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From hero to hoofer: Alek Skarlatos’ speedy path to ‘Dancing With the Stars’

Alek Skarlatos, Lindsay Arnold

Alek Skarlatos, who made headlines when he and his friends thwarted a gunman on a train in France, is partnered with Lindsay Arnold on “Dancing with the Stars.”

(Craig Sjodin / ABC)

Alek Skarlatos doesn’t just fill the heroic-man-in-uniform quotient for this season’s “Dancing With the Stars.” He’s also a hunky young, athletic guy who’s self-effacing and zeitgeisty, producers said.

“There are a lot of categories he checks off, and we’re always looking for that of-the-moment booking,” said the ABC show’s co-executive producer, Deena Katz. “I swear he’s going to get an agent out of this. He’s so charming. There’s just something about him.”

Before he was a contestant on the hit hoofing show – but only a few weeks before – Skarlatos made international news for taking action in the face of grave danger. He and his two childhood friends Spencer Stone and Anthony Sadler overpowered a gunman armed with an AK-47 on a packed train from Amsterdam to Paris.

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The trio is credited with stopping what could have been a mass killing by a suspected terrorist. Skarlatos, a 22-year-old Army National Guardsman who grew up near Sacramento, has since received a call from President Obama, a Twitter shout-out from Donald Trump and a dinner date with Arnold Schwarzenegger, along with decorations from the U.S. military and the French government.

Though he might’ve anticipated a few local accolades – there was a parade in the young men’s honor in Sacramento on Friday -- he didn’t expect the breadth of well wishes or the “Dancing With the Stars” invitation.

“Never in a million years did I think I’d get that offer,” Skarlatos said Saturday during a break in dance practice with his partner, Lindsay Arnold. “It’s all brand new and crazy to me.”

While he admitted to being “a little nervous” before Monday night’s show, he handled his first foxtrot like a professional, earning scores that put him near the top of the competitive heap. Judges Carrie Ann Inaba, Bruno Tonioli and Julianne Hough said he gave one of the standout performances of the night.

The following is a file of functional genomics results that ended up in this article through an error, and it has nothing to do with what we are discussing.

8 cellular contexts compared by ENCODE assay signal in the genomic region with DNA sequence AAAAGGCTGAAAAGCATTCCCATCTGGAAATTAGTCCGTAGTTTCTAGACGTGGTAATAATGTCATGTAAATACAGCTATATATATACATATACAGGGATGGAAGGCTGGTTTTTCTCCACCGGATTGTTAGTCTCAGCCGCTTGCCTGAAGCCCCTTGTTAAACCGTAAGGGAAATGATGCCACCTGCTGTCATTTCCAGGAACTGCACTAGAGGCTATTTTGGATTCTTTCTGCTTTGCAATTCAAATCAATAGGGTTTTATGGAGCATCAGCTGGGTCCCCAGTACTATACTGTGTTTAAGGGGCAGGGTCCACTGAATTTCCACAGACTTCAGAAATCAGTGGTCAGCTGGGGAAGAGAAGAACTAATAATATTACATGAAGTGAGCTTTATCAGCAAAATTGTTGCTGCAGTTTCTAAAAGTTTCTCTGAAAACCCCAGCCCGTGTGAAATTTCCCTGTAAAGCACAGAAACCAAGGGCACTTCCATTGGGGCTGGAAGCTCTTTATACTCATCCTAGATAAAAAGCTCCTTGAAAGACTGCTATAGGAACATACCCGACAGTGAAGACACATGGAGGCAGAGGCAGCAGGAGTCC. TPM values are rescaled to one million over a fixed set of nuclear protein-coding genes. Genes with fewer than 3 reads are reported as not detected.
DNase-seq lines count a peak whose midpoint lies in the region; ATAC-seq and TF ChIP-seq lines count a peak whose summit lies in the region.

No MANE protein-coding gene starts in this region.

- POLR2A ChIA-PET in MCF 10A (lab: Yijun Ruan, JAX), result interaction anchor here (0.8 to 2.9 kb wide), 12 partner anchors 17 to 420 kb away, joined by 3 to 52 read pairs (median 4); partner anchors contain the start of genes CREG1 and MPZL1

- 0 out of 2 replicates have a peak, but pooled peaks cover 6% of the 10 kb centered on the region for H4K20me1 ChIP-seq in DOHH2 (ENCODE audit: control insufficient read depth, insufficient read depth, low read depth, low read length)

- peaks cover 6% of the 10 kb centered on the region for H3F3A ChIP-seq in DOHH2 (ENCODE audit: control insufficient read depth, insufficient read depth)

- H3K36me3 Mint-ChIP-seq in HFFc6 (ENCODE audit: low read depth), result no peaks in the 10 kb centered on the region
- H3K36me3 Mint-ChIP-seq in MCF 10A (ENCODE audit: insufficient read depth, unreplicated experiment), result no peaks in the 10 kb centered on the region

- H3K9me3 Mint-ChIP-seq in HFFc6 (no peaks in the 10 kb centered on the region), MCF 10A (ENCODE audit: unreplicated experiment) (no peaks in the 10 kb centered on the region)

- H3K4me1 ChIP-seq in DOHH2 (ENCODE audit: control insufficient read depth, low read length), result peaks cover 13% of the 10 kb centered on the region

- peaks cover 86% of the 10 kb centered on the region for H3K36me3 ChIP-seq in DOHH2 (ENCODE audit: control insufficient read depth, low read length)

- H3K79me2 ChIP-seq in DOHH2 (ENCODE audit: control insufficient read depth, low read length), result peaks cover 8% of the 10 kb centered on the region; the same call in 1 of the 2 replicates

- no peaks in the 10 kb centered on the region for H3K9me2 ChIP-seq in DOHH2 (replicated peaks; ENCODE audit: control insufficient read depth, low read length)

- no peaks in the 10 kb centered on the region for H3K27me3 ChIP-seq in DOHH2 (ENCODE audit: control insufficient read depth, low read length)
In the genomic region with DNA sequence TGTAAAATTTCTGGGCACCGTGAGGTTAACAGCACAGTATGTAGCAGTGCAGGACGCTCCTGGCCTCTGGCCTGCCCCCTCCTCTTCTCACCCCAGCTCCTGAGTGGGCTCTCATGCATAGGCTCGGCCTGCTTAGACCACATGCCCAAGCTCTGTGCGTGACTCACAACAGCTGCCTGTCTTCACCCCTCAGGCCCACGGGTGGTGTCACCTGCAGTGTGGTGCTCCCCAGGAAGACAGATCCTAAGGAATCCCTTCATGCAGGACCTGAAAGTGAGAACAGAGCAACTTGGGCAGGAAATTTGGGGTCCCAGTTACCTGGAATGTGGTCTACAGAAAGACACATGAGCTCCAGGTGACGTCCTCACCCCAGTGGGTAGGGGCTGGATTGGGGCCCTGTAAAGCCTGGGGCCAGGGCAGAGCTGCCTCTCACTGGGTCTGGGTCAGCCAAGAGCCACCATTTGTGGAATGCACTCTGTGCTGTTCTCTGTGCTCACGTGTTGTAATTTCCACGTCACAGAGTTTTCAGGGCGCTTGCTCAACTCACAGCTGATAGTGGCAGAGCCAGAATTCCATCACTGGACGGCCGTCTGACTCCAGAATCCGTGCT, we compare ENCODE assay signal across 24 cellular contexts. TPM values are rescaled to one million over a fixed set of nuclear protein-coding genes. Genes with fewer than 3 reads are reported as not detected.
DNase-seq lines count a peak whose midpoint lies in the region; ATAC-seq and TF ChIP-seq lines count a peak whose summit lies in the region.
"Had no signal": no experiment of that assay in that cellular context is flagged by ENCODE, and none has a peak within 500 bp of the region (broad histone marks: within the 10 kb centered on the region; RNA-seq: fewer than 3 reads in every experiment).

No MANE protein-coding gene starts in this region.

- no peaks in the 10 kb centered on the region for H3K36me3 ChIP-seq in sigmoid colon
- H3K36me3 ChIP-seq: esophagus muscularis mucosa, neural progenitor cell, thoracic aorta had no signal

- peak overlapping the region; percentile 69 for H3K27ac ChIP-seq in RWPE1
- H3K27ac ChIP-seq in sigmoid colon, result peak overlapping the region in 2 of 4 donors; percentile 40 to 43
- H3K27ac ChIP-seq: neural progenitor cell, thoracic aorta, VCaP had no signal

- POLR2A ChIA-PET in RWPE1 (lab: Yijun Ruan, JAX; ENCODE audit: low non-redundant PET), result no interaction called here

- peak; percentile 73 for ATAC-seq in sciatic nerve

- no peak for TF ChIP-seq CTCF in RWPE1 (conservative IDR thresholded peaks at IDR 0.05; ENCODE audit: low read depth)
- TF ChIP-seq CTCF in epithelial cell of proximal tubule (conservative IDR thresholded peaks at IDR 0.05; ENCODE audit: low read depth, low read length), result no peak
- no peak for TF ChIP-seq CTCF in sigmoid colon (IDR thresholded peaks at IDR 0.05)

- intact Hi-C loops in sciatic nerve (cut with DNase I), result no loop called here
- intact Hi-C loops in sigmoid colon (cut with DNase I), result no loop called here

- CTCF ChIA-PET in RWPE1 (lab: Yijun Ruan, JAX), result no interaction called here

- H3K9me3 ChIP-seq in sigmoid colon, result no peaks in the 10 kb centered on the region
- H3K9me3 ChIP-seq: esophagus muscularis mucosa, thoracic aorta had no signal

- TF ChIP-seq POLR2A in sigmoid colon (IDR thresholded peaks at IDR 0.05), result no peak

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Katz and “DWTS” executive producer Rob Wade said they like to keep a spot open on the show for last-minute contestants, such as Skarlatos, who have vaulted into the public eye.

In this case, Katz heard about the three American friends on vacation who tackled a shooter mid-attack on a 500-passenger train and immediately thought about getting one of them on the dance competition. She scoured social media, tracked down family members and started sending messages to Skarlatos.

When he appeared on “Good Morning America” to discuss the incident, during which Stone and several other passengers were injured, Katz worked with the sister ABC program to cut through the media firestorm. She made her “five-minute elevator pitch,” and then waited anxiously to learn if Skarlatos would agree to be on “DWTS.”

“It was touch-and-go there for a while because this is so out of his element,” Katz said. “He was just serving in Afghanistan not long ago, and now we’re asking if he’s ready to cha cha.”

Skarlatos, who’s taking a short leave from the National Guard, hadn’t even watched an entire episode of the show until recently. He was on the fence about participating, mainly because he didn’t want to be singled out. (The series couldn’t accommodate all three friends.) But producers had an ace-in-the-hole: Noah Galloway, a military vet and double amputee.

They encouraged Skarlatos to call Galloway, fan favorite competitor and finalist from last season, and ask about his experience. That may have been the tipping point, along with Katz’s relentless “stalking” and “psycho texting,” she said.

“Noah’s a great guy, and I wanted to know how the military would be portrayed and how my friends’ images would be protected,” Skarlatos said. “He told me I should do it. So after that conversation, I said yes.”

Skarlatos, an avid sportsman and history buff, has never danced before, and Arnold has said in interviews that she’s been trying to get him to loosen his rather stiff military posture. But Katz said she’s confident he will adapt and that viewers will respond to him.

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“He’ll get so much love in the beginning because people are proud of him and what he’s just done. How can you not root for him?” Katz said. “But that’ll only last a few weeks. He’ll have to dance to keep going.”

Skarlatos, who’s single and plans eventually to become a police officer, said he’s enjoyed himself so far in the completely unfamiliar arena. Scheduling has been the toughest battle, with frequent trips to Los Angeles between his media whistle-stop tour and various awards ceremonies.

He’d said in late August, on returning to the U.S. just after the train takedown, that he wanted some R&R at home with his family.

“That lasted about a day and a half,” he said. “I think I’ve been home about four days total.”

There’s a risk in snagging a newsworthy person who isn’t accustomed to being in the spotlight, executive producer Wade said. And the show wants to make sure the contestant can do well and have some fun.

“This is a lot of pressure, and we want people to have a good experience,” Wade said. “We’d never want Alek to say, ‘What have I gotten myself into?’ Fingers crossed he has a good time.”


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